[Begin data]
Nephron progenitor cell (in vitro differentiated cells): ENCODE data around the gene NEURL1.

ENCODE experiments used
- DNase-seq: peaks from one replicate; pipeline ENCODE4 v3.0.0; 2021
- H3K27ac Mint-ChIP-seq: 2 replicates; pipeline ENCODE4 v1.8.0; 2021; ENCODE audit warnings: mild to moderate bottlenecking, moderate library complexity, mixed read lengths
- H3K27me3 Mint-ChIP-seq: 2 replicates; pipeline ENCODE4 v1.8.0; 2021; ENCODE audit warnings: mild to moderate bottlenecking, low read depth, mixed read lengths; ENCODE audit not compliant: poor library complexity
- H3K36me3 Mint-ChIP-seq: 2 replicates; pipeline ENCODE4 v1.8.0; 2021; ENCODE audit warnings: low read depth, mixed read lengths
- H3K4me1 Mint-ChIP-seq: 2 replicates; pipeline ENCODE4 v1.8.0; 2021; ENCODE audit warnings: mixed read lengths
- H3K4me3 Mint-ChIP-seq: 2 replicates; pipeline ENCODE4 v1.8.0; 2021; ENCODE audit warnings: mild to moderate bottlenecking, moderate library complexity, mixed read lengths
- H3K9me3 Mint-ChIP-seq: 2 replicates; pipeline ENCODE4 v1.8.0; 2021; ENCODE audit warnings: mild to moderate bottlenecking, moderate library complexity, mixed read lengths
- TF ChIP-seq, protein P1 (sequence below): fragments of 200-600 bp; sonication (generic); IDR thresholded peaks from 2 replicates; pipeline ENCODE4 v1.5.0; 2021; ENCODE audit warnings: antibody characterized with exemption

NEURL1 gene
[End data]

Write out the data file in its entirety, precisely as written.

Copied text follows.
Nephron progenitor cell (in vitro differentiated cells): ENCODE data around the gene NEURL1.

ENCODE experiments used
- DNase-seq: peaks from one replicate; pipeline ENCODE4 v3.0.0; 2021
- H3K27ac Mint-ChIP-seq: 2 replicates; pipeline ENCODE4 v1.8.0; 2021; ENCODE audit warnings: mild to moderate bottlenecking, moderate library complexity, mixed read lengths
- H3K27me3 Mint-ChIP-seq: 2 replicates; pipeline ENCODE4 v1.8.0; 2021; ENCODE audit warnings: mild to moderate bottlenecking, low read depth, mixed read lengths; ENCODE audit not compliant: poor library complexity
- H3K36me3 Mint-ChIP-seq: 2 replicates; pipeline ENCODE4 v1.8.0; 2021; ENCODE audit warnings: low read depth, mixed read lengths
- H3K4me1 Mint-ChIP-seq: 2 replicates; pipeline ENCODE4 v1.8.0; 2021; ENCODE audit warnings: mixed read lengths
- H3K4me3 Mint-ChIP-seq: 2 replicates; pipeline ENCODE4 v1.8.0; 2021; ENCODE audit warnings: mild to moderate bottlenecking, moderate library complexity, mixed read lengths
- H3K9me3 Mint-ChIP-seq: 2 replicates; pipeline ENCODE4 v1.8.0; 2021; ENCODE audit warnings: mild to moderate bottlenecking, moderate library complexity, mixed read lengths
- TF ChIP-seq, protein P1 (sequence below): fragments of 200-600 bp; sonication (generic); IDR thresholded peaks from 2 replicates; pipeline ENCODE4 v1.5.0; 2021; ENCODE audit warnings: antibody characterized with exemption

NEURL1 gene